In fact, the 2014 data shows that 74,161 more females took A Levels (379,823 males versus 453,984 females), an excess of females over males of 20%. Over all subjects, the excess of females gaining grades A*, A or B was 11%, 27% and 36% respectively. You see how misleading that claim of a "0.5% lead" was?
Perhaps more alarmingly, the percentage of female candidates gaining a top A/A* grade exceeds that for males in 30 out of the 37 subject areas listed, as shown opposite.
Again there are indications that A Level awards may favour females, for example compared to standard attainment tests. As with Key Stage 2 SATs, there is also evidence that teachers favour girls over boys, marking girls higher than boys given what would be expected based on test scores. Remarkably the very studies which show this will nevertheless emphasise issues such as the smaller number of girls taking STEM subjects, or the (claimed) lack of confidence of girls, whilst down-playing the issue of teacher bias, e.g., in the web page introducing the 2012 PISA report. See here for what this report actually reveals.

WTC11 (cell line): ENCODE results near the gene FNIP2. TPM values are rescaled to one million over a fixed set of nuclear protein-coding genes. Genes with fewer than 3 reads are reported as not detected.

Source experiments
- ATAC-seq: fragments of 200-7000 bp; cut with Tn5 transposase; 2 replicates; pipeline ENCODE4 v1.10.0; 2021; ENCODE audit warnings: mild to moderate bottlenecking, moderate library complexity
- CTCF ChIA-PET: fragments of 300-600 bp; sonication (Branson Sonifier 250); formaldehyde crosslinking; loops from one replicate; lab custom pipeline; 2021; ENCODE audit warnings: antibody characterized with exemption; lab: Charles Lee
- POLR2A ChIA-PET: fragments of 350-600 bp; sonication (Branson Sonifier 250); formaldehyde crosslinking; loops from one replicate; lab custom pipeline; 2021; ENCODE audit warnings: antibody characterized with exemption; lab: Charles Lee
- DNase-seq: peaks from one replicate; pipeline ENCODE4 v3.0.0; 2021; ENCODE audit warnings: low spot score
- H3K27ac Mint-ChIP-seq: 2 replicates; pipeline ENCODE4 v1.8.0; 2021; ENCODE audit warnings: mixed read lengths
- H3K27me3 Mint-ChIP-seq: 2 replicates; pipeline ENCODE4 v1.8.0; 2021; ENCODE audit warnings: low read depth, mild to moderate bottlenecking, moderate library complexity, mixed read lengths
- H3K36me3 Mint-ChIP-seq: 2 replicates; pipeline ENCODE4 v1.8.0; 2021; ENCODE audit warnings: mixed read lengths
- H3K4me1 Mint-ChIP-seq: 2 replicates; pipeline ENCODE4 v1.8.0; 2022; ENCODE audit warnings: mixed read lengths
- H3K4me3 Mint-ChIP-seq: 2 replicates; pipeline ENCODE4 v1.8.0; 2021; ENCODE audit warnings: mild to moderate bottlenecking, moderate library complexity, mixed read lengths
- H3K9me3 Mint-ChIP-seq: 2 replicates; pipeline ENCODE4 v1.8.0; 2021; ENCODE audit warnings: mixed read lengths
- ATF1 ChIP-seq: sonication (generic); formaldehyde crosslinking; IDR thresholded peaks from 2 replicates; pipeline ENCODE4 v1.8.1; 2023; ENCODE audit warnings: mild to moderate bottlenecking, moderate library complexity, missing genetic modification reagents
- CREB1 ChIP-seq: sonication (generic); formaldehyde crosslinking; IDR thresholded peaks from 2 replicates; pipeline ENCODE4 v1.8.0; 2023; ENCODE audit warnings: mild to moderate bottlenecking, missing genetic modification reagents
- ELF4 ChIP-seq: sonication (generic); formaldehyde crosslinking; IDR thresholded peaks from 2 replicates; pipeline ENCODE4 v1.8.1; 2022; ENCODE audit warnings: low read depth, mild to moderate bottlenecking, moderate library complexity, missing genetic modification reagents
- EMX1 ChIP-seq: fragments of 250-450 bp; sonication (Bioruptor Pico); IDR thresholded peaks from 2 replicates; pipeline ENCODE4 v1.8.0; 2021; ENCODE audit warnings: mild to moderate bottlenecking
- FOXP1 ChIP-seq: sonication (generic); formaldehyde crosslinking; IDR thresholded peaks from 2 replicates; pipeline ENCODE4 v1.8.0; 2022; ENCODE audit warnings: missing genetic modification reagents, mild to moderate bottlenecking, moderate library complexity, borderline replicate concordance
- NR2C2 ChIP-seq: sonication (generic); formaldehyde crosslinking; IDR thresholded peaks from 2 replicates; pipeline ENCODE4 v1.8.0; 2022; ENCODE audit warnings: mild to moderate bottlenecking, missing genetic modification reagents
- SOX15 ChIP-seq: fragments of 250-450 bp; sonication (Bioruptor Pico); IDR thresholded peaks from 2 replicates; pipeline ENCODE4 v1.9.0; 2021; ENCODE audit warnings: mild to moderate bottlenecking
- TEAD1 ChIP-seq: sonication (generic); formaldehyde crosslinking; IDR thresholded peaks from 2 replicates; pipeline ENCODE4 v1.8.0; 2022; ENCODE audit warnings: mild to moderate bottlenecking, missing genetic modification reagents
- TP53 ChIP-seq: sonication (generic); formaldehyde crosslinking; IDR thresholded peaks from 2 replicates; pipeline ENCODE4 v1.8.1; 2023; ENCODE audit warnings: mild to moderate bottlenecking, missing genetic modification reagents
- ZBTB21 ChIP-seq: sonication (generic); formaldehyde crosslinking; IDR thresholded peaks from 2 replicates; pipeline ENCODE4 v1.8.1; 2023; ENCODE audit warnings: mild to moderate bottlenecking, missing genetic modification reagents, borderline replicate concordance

The poorer performance of boys in literacy persists from primary through secondary education, and this fact may be implicated in boys' poorer performance in other subjects (because verbal articulacy is important in most subjects). It is of interest, then, to find that the apparent male weakness in literacy has disappeared by the time they are in their twenties, as shown by the results of the Programme for the International Assessment of Adults' Competencies (PIAAC), shown plotted below in comparison with tests 15 year olds (Programme for International Student Assessment, PISA). This again suggests that boys' underperformance in literacy at school may be due more to the schools, or perhaps to society, than to the boys.
X-axis: PIAAC Literacy Proficiency Gap for Adults, versus, Y-axis: PISA Reading Proficiency Gap at Age 15 (Positive Means Boys Are Stronger). Illustrates that male under-performance in literacy at school does not persist into adulthood in the UK.
- National Statistics: National curriculum assessments at key stage 2: 2015 (revised), gov.uk
- Gareth Malone's Extraordinary School for Boys - Episode 1 of 3 (6 abr. 2011) (Size: 58:43 min.)
- Christina Hoff Sommers: "The War Against Boys" (Book TV, 14/7/01) (20 jul. 2015) (Size: 45.45 min.)
- Gender and Education: the Evidence on Pupils in England[ext], 2007 (128 pages)